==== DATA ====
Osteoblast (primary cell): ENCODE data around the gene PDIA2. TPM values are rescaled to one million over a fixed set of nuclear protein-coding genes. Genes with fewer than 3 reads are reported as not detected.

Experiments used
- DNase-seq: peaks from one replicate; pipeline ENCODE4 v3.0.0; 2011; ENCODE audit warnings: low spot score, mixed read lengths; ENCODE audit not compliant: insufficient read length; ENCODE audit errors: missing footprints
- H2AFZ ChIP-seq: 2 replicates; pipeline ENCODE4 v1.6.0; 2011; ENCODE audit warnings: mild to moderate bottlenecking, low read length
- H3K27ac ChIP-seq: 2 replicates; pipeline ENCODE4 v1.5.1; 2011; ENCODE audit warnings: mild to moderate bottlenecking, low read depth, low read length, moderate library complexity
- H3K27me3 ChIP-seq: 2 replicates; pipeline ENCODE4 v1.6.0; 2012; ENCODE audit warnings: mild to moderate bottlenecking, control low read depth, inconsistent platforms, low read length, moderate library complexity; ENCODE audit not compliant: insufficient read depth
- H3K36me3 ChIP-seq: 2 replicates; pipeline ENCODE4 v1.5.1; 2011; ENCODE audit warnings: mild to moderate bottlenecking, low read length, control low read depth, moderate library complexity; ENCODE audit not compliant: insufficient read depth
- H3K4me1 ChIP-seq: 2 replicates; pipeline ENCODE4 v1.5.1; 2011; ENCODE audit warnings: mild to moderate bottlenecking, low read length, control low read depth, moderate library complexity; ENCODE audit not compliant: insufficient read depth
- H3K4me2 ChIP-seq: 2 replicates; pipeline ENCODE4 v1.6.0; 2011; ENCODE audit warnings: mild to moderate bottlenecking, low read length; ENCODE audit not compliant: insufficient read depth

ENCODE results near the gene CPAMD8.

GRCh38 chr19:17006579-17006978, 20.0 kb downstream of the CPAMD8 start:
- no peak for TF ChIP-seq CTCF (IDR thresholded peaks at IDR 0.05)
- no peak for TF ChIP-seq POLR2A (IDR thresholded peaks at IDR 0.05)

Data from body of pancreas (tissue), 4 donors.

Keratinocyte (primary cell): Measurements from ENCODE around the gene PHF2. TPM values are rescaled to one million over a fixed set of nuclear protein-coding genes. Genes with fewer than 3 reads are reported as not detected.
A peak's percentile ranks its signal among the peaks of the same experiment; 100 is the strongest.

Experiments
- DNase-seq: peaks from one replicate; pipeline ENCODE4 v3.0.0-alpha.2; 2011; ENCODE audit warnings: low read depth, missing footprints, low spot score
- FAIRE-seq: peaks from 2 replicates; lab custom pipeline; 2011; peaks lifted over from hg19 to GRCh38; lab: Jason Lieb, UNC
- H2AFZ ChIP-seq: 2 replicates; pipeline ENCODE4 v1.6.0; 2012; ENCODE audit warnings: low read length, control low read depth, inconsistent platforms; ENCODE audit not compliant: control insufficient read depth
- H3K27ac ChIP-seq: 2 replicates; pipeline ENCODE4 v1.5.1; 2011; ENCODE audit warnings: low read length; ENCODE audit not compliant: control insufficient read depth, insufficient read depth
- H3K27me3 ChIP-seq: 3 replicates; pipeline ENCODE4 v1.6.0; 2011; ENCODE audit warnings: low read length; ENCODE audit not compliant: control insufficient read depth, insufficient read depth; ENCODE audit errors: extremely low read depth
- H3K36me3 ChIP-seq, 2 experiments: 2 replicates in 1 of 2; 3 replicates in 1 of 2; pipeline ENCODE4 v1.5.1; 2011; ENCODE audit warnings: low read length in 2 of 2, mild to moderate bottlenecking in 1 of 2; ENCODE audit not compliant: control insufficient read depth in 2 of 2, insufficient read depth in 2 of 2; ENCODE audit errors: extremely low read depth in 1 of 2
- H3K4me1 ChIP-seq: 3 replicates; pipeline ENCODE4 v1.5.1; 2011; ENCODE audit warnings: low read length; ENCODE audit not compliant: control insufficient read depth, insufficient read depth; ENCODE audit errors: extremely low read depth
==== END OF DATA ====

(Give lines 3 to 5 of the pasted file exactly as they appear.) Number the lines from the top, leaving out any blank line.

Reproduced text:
- DNase-seq: peaks from one replicate; pipeline ENCODE4 v3.0.0; 2011; ENCODE audit warnings: low spot score, mixed read lengths; ENCODE audit not compliant: insufficient read length; ENCODE audit errors: missing footprints
- H2AFZ ChIP-seq: 2 replicates; pipeline ENCODE4 v1.6.0; 2011; ENCODE audit warnings: mild to moderate bottlenecking, low read length
- H3K27ac ChIP-seq: 2 replicates; pipeline ENCODE4 v1.5.1; 2011; ENCODE audit warnings: mild to moderate bottlenecking, low read depth, low read length, moderate library complexity